Constantinople Has Fallen! Here are 11 Renaissance Recipes to Bring You Out of the Dark Ages

There are some holidays we observe with grand speeches and parades. Others, we toast with flowing rivers of booze. But the best kind of holiday is the eating kind — and even though you don’t know it yet, today is going to be your favorite. Say good bye to the Middle Ages, ladies. Constantinople fell 561 years ago today, and we’re partying like it’s the Renaissance all over again.

If you are really daring, you could serve up the head of a baby goat. Or, you know, bake live birds under a pie crust. But for the rest of us, we rounded up the most epic Renaissance recipes that won’t get you pecked to death. From bright panzanella salad to beef stew, here’s everything you need for the ultimate #tbt.

Image: Adventures in Cooking

Panzanella

You know panzanella today as that trendy little summer salad — but a Florentine painter beat us to it by about five centuries. Before tomatoes were even introduced to Italy, Bronzino dined on greens tossed with bread, cucumber, and onions. Sound familiar? My Name Is Yeh serves up a modern update.

Image: My Name Is Yeh

Biancomangiare

Renaissance foodies were all about sweet-meet-savory long before bacon desserts were a thing. Food writer Emiko Davies gives us a recipe for biancomangiare, a classic porridge-like first course that pairs chicken with cinnamon and sugar.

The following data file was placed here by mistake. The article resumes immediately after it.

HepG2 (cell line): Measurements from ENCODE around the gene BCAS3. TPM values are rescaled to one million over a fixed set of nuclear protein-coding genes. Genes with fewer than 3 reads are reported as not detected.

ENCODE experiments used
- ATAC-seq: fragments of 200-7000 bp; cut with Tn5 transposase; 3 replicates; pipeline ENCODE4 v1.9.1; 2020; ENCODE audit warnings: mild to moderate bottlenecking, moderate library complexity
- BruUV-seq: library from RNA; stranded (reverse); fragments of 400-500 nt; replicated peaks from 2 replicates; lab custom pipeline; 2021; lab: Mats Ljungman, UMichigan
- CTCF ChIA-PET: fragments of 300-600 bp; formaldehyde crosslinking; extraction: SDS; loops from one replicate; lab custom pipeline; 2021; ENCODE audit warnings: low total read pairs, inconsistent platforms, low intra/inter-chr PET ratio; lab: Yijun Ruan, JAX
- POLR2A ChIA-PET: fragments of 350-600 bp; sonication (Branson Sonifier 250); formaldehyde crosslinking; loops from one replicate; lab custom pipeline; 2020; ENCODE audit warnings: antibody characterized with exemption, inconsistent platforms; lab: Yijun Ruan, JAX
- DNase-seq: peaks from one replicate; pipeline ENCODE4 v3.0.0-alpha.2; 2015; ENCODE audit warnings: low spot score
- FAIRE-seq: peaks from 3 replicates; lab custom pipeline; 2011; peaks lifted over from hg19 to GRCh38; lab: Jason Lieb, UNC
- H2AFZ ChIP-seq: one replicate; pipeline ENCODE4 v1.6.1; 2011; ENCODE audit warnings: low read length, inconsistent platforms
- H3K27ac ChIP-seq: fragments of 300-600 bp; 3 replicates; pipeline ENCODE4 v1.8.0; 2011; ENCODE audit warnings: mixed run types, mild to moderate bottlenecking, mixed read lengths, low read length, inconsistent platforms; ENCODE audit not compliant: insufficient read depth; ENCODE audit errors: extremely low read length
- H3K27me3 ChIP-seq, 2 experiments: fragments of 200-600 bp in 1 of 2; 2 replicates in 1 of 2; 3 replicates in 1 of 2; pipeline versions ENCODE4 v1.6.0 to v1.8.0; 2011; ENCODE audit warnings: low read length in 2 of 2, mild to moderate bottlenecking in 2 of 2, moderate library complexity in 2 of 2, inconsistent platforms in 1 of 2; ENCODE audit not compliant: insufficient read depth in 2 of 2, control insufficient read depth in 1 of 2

Image: Emiko Davies

Pesto

Before the era of Food Network, Bartolomeo Scappi was the closest thing to a celebrity chef. He left us with the Opera , a massive volume of recipes, including pesto made with “parsley, spinach tips, sorrel, burnet, rocket and a little mint.” Take a cue from Little Leopard Book and use whatever greens you have on hand.

Image: Little Leopard Book

Walnut Linguine

This recipes comes from nineteenth-century cook Pellegrino Artusi, but its flavors are distinctly Renaissance. The good news? It’s easy as grinding walnuts with spices and tossing it all with linguine. Thanks, Emiko!

Image: Emiko Davies

Beef Stew

Think of braised beef stew as your blank canvas. Our friend Bartolomeo Scappi calls for cinnamon, ginger, nutmeg, and cloves — but you can also give yours a Renaissance-inspired kick with oranges, à la Katie at the Kitchen Door.

Image: Katie at the Kitchen Door

Fish Pie

Italy may have dominated the culinary scene during the Renaissance, but its westward neighbors in France had it going on, too. Lostpastremembered shares an aromatic fish pie recipe from Master Chiquart.

Image: Lostpastremembered

Risotto

In his Opera, Scappi whips up a “Damascene style” rice soup that sounds suspiciously like risotto. Wild Greens and Sardines has a recipe for the twenty-first century.

Image: Wild Greens and Sardines

Spinach Pie

You can thank Renaissance Italy for just about every kind of pastry dough you love. Scappi, for example, had a thing for pies — including spinach, which he mixed with cinnamon, sugar, and breadcrumbs. His recipe lives on in this torta pasqualina by Juls’ Kitchen.

Image: Juls’ Kitchen

Zabaione

Known as sabayon in French, zabaione is an airy custard hailing from northern and central Italy. Whip up A Cozy Kitchen’s version — and then pair it with fruit for a light dessert.

Image: A Cozy Kitchen

Gelato

It may be the trendy frozen dessert du jour, but according to legend, we might have Caterina de Medici to thank for it. Savory Simple serves up a classic vanilla gelato to please even the toughest of ruling families.

Image: Savory Simple

Cherry PIe

And for dessert, we’ll have more pie. Are you seeing a pattern here? Scappi calls for a cherry-stuffed pie with a “sugar and rosewater” glaze. Adventures in Cooking is a good place to start.

Image: Adventures in Cooking